Data On Same-Sex Couples Still Hard To Come By
When Simmons Market Research Bureau surveyed 3,896 gay and lesbian U.S. consumers in 1996, it found that 69% had life insurance and 77% had savings accounts.
Those appear to be some of the freshest, most detailed published figures available on the U.S. gay and lesbian financial services market.
Todd Evans, president of Rivendell Marketing Company Inc., Westfield, N.J., says the difficulty of finding hard data on gay and lesbian consumers is understandable, given the nature of the market.
“With any underserved community, statistics are very expensive, and it takes a long time to get them,” Evans says.
Evans, whose company places advertisements in a network of gay newspapers, is trying to work with an advertising agency, Prime Access Inc., New York, and Simmons Market Research Bureau, New York, to improve the quantity and timeliness of the data.
Rivendell and Prime Access will be helping Simmons reach gay and lesbian consumers with annual consumer surveys starting in 2002.
Craig Harper, executive vice president of custom research at Simmons, says the new, annual gay and lesbian market survey series is desperately needed.
Gay and lesbian publications have commissioned surveys for their own publications in the past five years, but Harper says he has a hard time thinking of any detailed, comprehensive, national surveys published more recently than the study Simmons released in 1996.
“Since that time, much has changed in the marketplace,” Harper says.
The U.S. Census Bureau began asking about same-sex partners in 1990. The latest census figures show that the number of gay and lesbian Americans who identify themselves as members of “same-sex, unmarried partner households” has increased dramatically.
At press time, the bureau had released 2000 census figures on same-sex partner households for 10 states and the District of Columbia, in tables drawn from Census 2000 Summary File 1, 100-Percent Data. (See chart on page 4.)
Same-sex partner households accounted for 82,401 households in the 11 jurisdictions included in the latest figures.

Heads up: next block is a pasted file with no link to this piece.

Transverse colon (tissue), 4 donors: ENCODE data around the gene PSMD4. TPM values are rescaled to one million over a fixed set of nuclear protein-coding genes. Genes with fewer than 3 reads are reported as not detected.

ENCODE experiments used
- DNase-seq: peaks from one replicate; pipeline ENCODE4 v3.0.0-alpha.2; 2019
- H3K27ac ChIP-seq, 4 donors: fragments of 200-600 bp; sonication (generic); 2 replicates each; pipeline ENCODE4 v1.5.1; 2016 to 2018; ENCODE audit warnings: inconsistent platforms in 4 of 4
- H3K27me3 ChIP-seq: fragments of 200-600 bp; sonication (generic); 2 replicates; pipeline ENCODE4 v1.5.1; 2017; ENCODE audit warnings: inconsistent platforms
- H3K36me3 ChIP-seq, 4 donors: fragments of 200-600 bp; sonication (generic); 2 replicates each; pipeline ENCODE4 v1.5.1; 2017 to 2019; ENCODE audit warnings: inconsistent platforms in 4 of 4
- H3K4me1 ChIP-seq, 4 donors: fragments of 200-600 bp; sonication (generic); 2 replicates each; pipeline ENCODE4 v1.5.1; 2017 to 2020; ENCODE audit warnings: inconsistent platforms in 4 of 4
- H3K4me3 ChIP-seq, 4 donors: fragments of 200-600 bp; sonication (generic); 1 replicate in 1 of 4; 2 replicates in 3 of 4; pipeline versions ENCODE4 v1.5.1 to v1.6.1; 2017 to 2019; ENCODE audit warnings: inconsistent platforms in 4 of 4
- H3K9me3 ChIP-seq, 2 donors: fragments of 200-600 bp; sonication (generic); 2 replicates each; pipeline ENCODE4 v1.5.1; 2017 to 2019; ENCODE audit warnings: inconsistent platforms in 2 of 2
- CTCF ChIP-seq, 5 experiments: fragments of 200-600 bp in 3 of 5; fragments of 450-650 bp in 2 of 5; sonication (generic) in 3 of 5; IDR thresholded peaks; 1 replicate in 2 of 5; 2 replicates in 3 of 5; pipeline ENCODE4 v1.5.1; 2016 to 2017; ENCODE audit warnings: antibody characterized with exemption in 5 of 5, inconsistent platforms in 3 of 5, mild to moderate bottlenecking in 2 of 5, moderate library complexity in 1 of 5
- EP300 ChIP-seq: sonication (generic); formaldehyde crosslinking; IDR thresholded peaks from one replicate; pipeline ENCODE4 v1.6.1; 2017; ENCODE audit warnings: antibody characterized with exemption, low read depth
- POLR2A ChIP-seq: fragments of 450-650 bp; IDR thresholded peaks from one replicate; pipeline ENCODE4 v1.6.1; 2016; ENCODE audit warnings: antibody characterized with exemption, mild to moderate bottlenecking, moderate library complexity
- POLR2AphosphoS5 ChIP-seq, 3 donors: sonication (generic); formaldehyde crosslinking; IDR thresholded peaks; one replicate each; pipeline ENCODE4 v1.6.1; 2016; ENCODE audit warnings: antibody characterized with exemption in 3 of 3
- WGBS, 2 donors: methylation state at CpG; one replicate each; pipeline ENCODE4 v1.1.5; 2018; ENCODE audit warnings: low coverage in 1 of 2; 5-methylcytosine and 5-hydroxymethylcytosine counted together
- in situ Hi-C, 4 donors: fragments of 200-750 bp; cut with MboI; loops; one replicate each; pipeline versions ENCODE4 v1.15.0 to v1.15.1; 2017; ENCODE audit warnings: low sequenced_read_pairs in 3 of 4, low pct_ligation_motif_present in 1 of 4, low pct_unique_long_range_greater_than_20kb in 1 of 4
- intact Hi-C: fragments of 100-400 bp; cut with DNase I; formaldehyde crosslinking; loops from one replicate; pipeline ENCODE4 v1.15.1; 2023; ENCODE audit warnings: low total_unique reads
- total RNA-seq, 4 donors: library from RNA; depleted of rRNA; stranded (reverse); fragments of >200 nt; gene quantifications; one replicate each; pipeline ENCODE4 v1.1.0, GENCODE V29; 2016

Only 0.6% of all household heads in the 11 jurisdictions said they were living together with partners of the same sex, but 10.6% of the heads of unmarried partner households were in same-sex unmarried partner households.
Back in 1990, only 0.2% of all U.S. households and 4.6% of unmarried partner households identified themselves as same-sex partner households, according to “1990 Census of Population: Social and Economic Characteristics, United States,” a report available on the Census Bureau Web site at http://www.census.gov/prod/cen1990/cp2/cp-2-1.pdf.
A much smaller 1999 “census dress rehearsal” survey of 1,179 same-sex couples in Sacramento, Calif., found that 26% of the couples had children under age 18, and 7.5% had children under age 6.
Thirty percent of the same-sex couples identified themselves as married. The Census Bureau edited the data to redefine the couples as same-sex, unmarried couples, because the federal Defense of Marriage Act of 1999 prohibits the bureau from recognizing the validity of same-sex marriages, according to “Unbinding the Ties: Edit Effects of Marital Status on Same Gender Couples,” a report available on the Web at http://www.census.gov/population/documentation/twps0034.html.
Members of the National gay Newspaper Guild, New York, an organization founded in 1988 to represent gay and lesbian newspapers, have commissioned several Simmons surveys of their readers over the years.
A 1992 survey found that readers of member publications were 9.1 times more likely than the average American to own an American Express Platinum Card credit card, and 3.9 times more likely to have a valid foreign passport.
Other guild surveys have found that the readers have an average annual household income of $63,700, and that 59.6% have four-year college degrees.
Reproduced from National Underwriter Life & Health/Financial Services Edition, July 6, 2001. Copyright 2001 by The National Underwriter Company in the serial publication. All rights reserved.Copyright in this article as an independent work may be held by the author.